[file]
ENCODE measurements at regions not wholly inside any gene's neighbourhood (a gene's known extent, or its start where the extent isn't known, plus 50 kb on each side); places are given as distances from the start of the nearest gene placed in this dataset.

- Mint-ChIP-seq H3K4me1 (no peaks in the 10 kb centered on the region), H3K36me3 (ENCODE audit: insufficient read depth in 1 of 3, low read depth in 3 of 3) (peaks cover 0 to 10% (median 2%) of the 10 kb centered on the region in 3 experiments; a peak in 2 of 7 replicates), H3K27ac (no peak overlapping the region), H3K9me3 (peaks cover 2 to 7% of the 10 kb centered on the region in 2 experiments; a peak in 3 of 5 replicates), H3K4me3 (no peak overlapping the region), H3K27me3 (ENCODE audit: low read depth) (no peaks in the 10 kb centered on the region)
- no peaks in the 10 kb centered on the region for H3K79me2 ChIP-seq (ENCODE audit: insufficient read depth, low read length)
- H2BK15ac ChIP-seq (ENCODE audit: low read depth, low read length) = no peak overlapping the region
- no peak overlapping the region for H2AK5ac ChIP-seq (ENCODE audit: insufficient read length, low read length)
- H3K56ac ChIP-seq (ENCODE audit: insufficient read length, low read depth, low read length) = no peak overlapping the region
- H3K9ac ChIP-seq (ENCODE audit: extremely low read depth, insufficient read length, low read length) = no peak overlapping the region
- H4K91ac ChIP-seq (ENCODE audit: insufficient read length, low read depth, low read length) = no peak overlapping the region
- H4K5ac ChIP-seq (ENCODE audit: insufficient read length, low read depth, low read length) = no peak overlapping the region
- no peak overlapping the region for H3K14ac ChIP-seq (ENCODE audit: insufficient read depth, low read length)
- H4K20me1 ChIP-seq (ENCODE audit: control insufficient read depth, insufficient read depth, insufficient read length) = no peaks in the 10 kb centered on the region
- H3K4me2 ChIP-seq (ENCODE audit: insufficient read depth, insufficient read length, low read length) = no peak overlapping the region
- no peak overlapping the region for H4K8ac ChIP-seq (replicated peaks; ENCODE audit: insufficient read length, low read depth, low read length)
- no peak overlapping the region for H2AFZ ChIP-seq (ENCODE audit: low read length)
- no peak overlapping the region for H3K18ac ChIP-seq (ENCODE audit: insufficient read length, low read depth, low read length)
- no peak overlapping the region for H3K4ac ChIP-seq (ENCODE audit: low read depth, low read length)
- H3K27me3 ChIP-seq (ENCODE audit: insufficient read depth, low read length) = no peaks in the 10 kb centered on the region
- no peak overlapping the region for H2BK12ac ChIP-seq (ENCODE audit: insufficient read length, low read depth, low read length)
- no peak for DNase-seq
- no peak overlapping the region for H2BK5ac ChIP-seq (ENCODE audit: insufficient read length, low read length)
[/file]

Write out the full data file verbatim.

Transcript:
ENCODE measurements at regions not wholly inside any gene's neighbourhood (a gene's known extent, or its start where the extent isn't known, plus 50 kb on each side); places are given as distances from the start of the nearest gene placed in this dataset.

- Mint-ChIP-seq H3K4me1 (no peaks in the 10 kb centered on the region), H3K36me3 (ENCODE audit: insufficient read depth in 1 of 3, low read depth in 3 of 3) (peaks cover 0 to 10% (median 2%) of the 10 kb centered on the region in 3 experiments; a peak in 2 of 7 replicates), H3K27ac (no peak overlapping the region), H3K9me3 (peaks cover 2 to 7% of the 10 kb centered on the region in 2 experiments; a peak in 3 of 5 replicates), H3K4me3 (no peak overlapping the region), H3K27me3 (ENCODE audit: low read depth) (no peaks in the 10 kb centered on the region)
- no peaks in the 10 kb centered on the region for H3K79me2 ChIP-seq (ENCODE audit: insufficient read depth, low read length)
- H2BK15ac ChIP-seq (ENCODE audit: low read depth, low read length) = no peak overlapping the region
- no peak overlapping the region for H2AK5ac ChIP-seq (ENCODE audit: insufficient read length, low read length)
- H3K56ac ChIP-seq (ENCODE audit: insufficient read length, low read depth, low read length) = no peak overlapping the region
- H3K9ac ChIP-seq (ENCODE audit: extremely low read depth, insufficient read length, low read length) = no peak overlapping the region
- H4K91ac ChIP-seq (ENCODE audit: insufficient read length, low read depth, low read length) = no peak overlapping the region
- H4K5ac ChIP-seq (ENCODE audit: insufficient read length, low read depth, low read length) = no peak overlapping the region
- no peak overlapping the region for H3K14ac ChIP-seq (ENCODE audit: insufficient read depth, low read length)
- H4K20me1 ChIP-seq (ENCODE audit: control insufficient read depth, insufficient read depth, insufficient read length) = no peaks in the 10 kb centered on the region
- H3K4me2 ChIP-seq (ENCODE audit: insufficient read depth, insufficient read length, low read length) = no peak overlapping the region
- no peak overlapping the region for H4K8ac ChIP-seq (replicated peaks; ENCODE audit: insufficient read length, low read depth, low read length)
- no peak overlapping the region for H2AFZ ChIP-seq (ENCODE audit: low read length)
- no peak overlapping the region for H3K18ac ChIP-seq (ENCODE audit: insufficient read length, low read depth, low read length)
- no peak overlapping the region for H3K4ac ChIP-seq (ENCODE audit: low read depth, low read length)
- H3K27me3 ChIP-seq (ENCODE audit: insufficient read depth, low read length) = no peaks in the 10 kb centered on the region
- no peak overlapping the region for H2BK12ac ChIP-seq (ENCODE audit: insufficient read length, low read depth, low read length)
- no peak for DNase-seq
- no peak overlapping the region for H2BK5ac ChIP-seq (ENCODE audit: insufficient read length, low read length)